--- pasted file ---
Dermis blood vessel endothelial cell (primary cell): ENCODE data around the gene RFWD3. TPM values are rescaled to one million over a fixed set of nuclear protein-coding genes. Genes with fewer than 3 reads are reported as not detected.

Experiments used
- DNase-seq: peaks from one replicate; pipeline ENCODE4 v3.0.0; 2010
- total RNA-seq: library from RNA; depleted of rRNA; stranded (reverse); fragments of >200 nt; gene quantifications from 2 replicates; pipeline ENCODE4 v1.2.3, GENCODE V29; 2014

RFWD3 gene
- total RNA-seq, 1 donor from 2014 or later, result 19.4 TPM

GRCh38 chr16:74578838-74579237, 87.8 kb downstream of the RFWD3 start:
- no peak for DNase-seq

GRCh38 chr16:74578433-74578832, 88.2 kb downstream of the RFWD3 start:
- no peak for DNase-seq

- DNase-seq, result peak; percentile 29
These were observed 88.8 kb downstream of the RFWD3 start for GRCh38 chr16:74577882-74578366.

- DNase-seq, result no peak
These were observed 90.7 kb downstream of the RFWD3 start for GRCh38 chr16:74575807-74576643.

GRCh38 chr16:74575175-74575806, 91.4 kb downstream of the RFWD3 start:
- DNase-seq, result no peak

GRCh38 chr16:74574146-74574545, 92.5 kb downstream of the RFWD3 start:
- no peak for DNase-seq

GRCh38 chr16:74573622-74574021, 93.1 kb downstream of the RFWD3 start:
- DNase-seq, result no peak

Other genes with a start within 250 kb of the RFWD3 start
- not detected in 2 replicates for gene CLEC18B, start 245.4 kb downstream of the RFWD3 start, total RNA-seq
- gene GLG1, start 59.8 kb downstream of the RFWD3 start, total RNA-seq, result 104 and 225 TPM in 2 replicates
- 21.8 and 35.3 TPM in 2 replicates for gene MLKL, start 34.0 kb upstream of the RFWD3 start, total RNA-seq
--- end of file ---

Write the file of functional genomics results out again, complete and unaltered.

Dermis blood vessel endothelial cell (primary cell): ENCODE data around the gene RFWD3. TPM values are rescaled to one million over a fixed set of nuclear protein-coding genes. Genes with fewer than 3 reads are reported as not detected.

Experiments used
- DNase-seq: peaks from one replicate; pipeline ENCODE4 v3.0.0; 2010
- total RNA-seq: library from RNA; depleted of rRNA; stranded (reverse); fragments of >200 nt; gene quantifications from 2 replicates; pipeline ENCODE4 v1.2.3, GENCODE V29; 2014

RFWD3 gene
- total RNA-seq, 1 donor from 2014 or later, result 19.4 TPM

GRCh38 chr16:74578838-74579237, 87.8 kb downstream of the RFWD3 start:
- no peak for DNase-seq

GRCh38 chr16:74578433-74578832, 88.2 kb downstream of the RFWD3 start:
- no peak for DNase-seq

- DNase-seq, result peak; percentile 29
These were observed 88.8 kb downstream of the RFWD3 start for GRCh38 chr16:74577882-74578366.

- DNase-seq, result no peak
These were observed 90.7 kb downstream of the RFWD3 start for GRCh38 chr16:74575807-74576643.

GRCh38 chr16:74575175-74575806, 91.4 kb downstream of the RFWD3 start:
- DNase-seq, result no peak

GRCh38 chr16:74574146-74574545, 92.5 kb downstream of the RFWD3 start:
- no peak for DNase-seq

GRCh38 chr16:74573622-74574021, 93.1 kb downstream of the RFWD3 start:
- DNase-seq, result no peak

Other genes with a start within 250 kb of the RFWD3 start
- not detected in 2 replicates for gene CLEC18B, start 245.4 kb downstream of the RFWD3 start, total RNA-seq
- gene GLG1, start 59.8 kb downstream of the RFWD3 start, total RNA-seq, result 104 and 225 TPM in 2 replicates
- 21.8 and 35.3 TPM in 2 replicates for gene MLKL, start 34.0 kb upstream of the RFWD3 start, total RNA-seq